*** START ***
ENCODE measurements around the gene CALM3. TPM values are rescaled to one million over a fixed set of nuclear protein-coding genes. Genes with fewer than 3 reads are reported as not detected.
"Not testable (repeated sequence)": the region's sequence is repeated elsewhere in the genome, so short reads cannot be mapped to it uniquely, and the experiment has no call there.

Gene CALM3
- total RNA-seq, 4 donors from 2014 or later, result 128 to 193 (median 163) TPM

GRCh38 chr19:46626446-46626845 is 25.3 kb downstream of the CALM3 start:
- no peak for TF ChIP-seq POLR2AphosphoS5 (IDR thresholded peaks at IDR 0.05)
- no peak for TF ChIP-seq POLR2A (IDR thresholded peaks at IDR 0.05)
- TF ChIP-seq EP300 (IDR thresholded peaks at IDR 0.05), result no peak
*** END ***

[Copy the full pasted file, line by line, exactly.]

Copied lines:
ENCODE measurements around the gene CALM3. TPM values are rescaled to one million over a fixed set of nuclear protein-coding genes. Genes with fewer than 3 reads are reported as not detected.
"Not testable (repeated sequence)": the region's sequence is repeated elsewhere in the genome, so short reads cannot be mapped to it uniquely, and the experiment has no call there.

Gene CALM3
- total RNA-seq, 4 donors from 2014 or later, result 128 to 193 (median 163) TPM

GRCh38 chr19:46626446-46626845 is 25.3 kb downstream of the CALM3 start:
- no peak for TF ChIP-seq POLR2AphosphoS5 (IDR thresholded peaks at IDR 0.05)
- no peak for TF ChIP-seq POLR2A (IDR thresholded peaks at IDR 0.05)
- TF ChIP-seq EP300 (IDR thresholded peaks at IDR 0.05), result no peak